Online dating has completely transformed the way we meet, mingle and match with potential partners.
It is a multi billion pound industry that a quarter of Brits are using each and every day.
By the year 2040, it is predicted seven in ten relationships will start online.
But, is it really possible to find true love online?
Meet Martin and Rose from Abercarn.
After having children and some long-term relationships, both of them decided to create an online dating profile to start looking for a potential partner.
Martin, who is an executive coach, said he was impressed by the psychometric tests used by online dating sites.
"I know a little bit about myself but it came back and described me in a way I thought was really accurate", he told ITV. "I was matched with a number of women and every single person I spoke to felt like they could have been a lifelong friend. It was really surprising to me how well it worked".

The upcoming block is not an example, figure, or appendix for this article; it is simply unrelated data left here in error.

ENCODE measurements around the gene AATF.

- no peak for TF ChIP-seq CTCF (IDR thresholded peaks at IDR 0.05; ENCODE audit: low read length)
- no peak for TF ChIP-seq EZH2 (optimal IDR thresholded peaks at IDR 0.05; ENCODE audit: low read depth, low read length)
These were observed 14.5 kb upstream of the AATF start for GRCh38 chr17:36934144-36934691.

Martin was eventually matched with Rose and it was soon after that their relationship developed.
"It was really simple to talk - we chatted for hours on our first date", Rose said.
The couple married on Gower in August 2015 and are looking forward to their future together.
Dating expert Charly Lester told Wales This Week our busy lifestyles have contributed to people turning to the web to find love online.
It's actually really hard to meet new people outside of work and I think the older you get, the smaller that pool of single friends. So, it is a great way of meeting people that you wouldn't usually come across in any walk of life.
With finding love online being the preferred method for many people these days, Wales This Week set up a social experiment to see if people do really match on paper like they do in real life.
Twenty single people were invited to a city centre location for 'date night' - where they were matched up beforehand by our resident 'love doctor' Martin Graff.
Tune into Wales This Week tonight at 8pm to see if love was in the air for any of our singles.